Having spent the last couple of weeks reading food labels more than anything else, I can tell you that these changes are very welcome indeed:
The Food and Drug Administration for the first time in two decades will propose major changes to nutrition labels on food packages, putting calorie counts in large type and adjusting portion sizes to reflect how much Americans actually eat.
It would be the first significant redrawing of the nutrition information on food labels since the federal government started requiring them in the early 1990s. Those labels were based on eating habits and nutrition data from the 1970s and ’80s, before portion sizes expanded significantly, and federal health officials argued that the changes were needed to bring labels into step with the reality of the modern American diet.
“It’s an amazing transformation,” said Dr. Margaret A. Hamburg, commissioner of the F.D.A. “Things like the size of a muffin have changed so dramatically. It is important that the information on the nutrition fact labels reflect the realities in the world today.”
The proposed changes include what experts say will be a particularly controversial item: a separate line for sugars that are manufactured and added to food, substances that many public health experts say have contributed substantially to the obesity problem in this country. The food industry has argued against similar suggestions in the past.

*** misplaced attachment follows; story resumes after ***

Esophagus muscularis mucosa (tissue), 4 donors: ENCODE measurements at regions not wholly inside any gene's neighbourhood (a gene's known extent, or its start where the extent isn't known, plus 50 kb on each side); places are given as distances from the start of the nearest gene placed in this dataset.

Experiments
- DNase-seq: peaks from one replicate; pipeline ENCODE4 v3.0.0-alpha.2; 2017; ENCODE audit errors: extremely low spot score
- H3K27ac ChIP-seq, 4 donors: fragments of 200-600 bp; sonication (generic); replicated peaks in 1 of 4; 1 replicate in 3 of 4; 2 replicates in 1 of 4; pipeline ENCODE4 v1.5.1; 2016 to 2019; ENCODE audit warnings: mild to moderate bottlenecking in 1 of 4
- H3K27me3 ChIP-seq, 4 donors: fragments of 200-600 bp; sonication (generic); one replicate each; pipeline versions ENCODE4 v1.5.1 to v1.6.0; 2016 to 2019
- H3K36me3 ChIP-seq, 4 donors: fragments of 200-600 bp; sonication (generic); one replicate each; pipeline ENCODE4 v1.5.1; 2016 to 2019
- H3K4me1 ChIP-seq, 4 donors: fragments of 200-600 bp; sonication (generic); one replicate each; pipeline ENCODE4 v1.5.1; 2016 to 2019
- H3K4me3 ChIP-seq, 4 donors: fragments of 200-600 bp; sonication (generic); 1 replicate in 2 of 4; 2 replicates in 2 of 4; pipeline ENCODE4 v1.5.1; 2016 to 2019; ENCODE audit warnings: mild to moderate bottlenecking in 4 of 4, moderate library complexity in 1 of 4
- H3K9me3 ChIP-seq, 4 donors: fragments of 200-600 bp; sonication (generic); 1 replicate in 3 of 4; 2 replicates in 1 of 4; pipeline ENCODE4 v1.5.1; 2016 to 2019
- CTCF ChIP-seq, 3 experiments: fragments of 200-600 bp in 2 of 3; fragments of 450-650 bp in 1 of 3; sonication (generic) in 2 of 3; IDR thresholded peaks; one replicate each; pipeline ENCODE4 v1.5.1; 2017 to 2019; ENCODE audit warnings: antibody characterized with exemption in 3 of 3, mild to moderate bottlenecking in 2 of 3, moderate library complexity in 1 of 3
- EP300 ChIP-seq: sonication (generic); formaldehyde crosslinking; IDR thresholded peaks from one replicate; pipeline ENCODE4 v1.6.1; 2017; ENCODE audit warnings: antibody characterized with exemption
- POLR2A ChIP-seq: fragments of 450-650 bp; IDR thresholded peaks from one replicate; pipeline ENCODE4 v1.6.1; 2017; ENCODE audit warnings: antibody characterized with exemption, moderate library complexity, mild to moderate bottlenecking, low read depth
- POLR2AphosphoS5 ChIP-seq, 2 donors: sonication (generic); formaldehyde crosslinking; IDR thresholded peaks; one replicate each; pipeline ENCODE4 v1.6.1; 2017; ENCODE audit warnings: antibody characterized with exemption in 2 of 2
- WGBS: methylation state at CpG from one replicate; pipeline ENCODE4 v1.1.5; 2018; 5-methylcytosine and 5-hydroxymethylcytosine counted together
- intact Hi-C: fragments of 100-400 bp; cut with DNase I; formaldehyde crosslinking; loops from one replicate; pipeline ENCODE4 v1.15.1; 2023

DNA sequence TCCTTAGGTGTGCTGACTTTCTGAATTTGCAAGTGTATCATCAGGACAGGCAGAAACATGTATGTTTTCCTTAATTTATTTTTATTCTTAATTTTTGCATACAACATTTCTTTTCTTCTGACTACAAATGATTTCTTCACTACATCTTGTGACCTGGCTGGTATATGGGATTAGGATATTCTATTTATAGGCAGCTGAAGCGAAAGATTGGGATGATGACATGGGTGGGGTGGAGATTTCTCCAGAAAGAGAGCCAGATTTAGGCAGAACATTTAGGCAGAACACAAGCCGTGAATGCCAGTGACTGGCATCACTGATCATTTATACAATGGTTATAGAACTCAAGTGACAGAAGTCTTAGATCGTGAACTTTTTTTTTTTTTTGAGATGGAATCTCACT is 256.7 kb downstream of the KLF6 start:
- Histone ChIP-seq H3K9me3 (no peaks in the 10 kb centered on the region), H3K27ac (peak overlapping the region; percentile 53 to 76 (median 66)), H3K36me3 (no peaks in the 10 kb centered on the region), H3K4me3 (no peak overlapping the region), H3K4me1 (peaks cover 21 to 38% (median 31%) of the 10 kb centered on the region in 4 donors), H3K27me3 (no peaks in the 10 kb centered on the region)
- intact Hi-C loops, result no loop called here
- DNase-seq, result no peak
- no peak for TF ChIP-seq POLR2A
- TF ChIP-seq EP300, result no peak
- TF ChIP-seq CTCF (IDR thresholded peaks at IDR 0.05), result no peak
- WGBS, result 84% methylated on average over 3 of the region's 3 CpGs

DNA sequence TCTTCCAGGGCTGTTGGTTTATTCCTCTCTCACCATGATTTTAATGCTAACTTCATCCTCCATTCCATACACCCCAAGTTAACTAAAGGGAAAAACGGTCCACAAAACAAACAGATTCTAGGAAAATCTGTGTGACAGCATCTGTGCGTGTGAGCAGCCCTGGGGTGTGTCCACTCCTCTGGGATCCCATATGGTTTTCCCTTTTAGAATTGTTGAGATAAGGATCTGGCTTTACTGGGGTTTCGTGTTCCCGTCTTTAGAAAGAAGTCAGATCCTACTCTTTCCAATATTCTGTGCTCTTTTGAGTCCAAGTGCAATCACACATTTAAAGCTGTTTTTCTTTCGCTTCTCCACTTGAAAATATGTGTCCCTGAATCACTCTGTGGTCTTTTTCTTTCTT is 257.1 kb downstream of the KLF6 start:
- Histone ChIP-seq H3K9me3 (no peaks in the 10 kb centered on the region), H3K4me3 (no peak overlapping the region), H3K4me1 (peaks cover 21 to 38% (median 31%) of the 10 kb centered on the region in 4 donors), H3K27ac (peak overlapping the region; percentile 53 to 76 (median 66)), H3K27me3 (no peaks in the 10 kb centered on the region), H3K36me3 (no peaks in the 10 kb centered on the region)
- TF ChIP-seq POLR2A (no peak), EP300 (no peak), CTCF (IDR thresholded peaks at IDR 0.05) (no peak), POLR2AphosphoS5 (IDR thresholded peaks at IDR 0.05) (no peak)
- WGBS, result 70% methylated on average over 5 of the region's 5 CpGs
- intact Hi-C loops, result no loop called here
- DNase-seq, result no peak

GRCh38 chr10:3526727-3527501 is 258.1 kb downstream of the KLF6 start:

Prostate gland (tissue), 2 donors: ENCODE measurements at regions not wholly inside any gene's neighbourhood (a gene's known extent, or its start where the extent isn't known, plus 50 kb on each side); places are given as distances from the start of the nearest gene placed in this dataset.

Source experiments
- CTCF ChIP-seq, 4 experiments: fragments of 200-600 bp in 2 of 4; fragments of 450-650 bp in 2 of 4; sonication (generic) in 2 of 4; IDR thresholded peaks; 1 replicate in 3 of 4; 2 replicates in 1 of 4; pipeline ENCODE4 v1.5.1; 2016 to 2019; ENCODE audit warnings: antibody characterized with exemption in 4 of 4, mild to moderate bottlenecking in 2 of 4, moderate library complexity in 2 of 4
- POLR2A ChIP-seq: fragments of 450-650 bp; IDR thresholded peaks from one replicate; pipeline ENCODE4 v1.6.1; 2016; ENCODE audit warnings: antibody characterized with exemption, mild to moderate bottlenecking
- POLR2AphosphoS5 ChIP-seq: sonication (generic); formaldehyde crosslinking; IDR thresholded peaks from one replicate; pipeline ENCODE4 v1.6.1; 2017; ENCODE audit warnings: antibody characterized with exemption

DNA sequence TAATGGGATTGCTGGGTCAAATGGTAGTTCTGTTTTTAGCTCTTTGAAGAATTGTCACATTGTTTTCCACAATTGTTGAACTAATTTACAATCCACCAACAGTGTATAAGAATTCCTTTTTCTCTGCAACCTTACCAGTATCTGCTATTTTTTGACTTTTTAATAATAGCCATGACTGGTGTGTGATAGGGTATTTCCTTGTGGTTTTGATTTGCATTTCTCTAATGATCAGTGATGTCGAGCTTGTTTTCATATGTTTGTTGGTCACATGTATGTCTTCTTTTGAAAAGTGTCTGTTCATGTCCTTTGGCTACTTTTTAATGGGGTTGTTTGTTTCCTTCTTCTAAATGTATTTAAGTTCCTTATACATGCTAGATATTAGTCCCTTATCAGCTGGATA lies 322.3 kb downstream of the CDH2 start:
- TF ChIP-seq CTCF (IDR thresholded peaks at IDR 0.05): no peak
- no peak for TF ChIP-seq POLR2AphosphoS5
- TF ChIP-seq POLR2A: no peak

“The changes put added sugars clearly in the cross hairs,” said Dr. David A. Kessler, who was commissioner during the original push for labels in the 1990s. “America has the sweetest diet in the world. You can’t get to be as big as we’ve gotten without added sweeteners.” Millions of Americans pay attention to food labels, and the changes are meant to make them easier to understand — a critical step in an era when more than one-third of adults are obese, public health experts say. The epidemic has caused rates of diabetes to soar, and has increased risks for cancer, heart disease and stroke.
I wish they would just make the damned labels BIGGER. Or, I could finally break down and go to the eye doctor and get bifocals instead of holding things up to the light and maneuvering my glasses and squinting. What I really wish they would do is give every product a qr code that would take you to detailed lists of the product, the ingredients and what they are- who the hell knows what acesulfame potassium is…